Ask your candidate to describe a situation when they were faced with a deadline.

6. Top reading speed and comprehension skills

Typing code is, in fact, just a fraction of a programmer’s work. They spend the vast majority of their time reading, so slow readers won’t be very efficient. It can get worse if your programmer misreads or doesn’t understand what a spec says. You don’t want to waste your company time, do you?

7. Learning skills

If you have to choose just one skill great programmers have, it is definitely the learning skill. In his article What Skills Employers Want in a Software Developer: My Conversations with Companies Who Hire Programmers, Matt Weisfeld mentions the words he heard as a young programmer looking for a job: ‘ “We don’t hire people for what they know, but what they can learn.” These words have always resonated with me. From that point on, my career strategy as a programmer has always been to look forward instead of simply focusing on a specific, current technology. As someone else told me more recently, “As a programmer you don’t have a single 30-year career, you have 30 one-year careers.” ’

Programming is constantly changing, so a person who doesn’t want to learn is going to lose out. For you it is important if your new programmer is going to be better at the job you’re offering and how fast he or she can learn new things.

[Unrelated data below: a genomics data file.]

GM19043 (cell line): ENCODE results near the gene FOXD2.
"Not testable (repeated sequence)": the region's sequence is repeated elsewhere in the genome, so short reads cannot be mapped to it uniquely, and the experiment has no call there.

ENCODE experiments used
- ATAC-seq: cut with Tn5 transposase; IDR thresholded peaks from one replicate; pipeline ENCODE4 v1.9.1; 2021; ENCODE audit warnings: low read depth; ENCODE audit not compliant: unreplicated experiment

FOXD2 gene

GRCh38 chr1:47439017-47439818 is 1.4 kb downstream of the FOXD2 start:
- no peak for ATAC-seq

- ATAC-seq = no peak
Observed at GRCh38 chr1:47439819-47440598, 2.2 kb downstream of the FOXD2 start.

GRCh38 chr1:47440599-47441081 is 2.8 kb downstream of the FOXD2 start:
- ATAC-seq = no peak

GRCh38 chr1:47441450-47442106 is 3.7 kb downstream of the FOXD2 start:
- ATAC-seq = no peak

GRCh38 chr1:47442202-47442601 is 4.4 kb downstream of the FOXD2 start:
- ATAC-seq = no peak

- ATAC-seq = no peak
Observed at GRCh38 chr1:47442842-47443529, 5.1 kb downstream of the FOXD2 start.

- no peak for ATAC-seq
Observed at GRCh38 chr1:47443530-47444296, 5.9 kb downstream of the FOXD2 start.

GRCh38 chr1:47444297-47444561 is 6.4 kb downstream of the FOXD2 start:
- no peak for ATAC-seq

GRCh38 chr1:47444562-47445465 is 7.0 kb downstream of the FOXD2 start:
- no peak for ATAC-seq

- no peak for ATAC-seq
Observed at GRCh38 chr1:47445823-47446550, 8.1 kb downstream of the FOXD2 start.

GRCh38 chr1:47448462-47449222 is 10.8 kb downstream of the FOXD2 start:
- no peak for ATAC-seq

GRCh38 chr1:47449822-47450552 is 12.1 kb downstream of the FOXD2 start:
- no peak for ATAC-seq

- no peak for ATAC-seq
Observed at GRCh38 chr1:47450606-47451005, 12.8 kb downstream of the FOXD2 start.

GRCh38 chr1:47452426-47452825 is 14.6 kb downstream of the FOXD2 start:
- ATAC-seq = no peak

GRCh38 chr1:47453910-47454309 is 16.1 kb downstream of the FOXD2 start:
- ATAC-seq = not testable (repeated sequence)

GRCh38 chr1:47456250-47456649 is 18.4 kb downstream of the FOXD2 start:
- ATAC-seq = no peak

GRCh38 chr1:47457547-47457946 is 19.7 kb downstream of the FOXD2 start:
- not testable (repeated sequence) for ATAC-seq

Perfect programmers always follow the latest trends, they look for new solutions and learning opportunities. They are masters of self-learning. These programmers are relatively easy to find – ask your candidates how they learned a specific skill. Do they read/ follow any programming-related websites, magazines, books? What do they do to be up-to-date? Their answers will show you their willingness to learn.

Learning doesn’t refer only to programming – good programmers have to be quick learners also outside of programming, for example, to understand the environment where their software will be implemented. Ask them whether they mastered any skills (cooking? singing? drawing? skateboarding?). If so, they are more likely to master something else.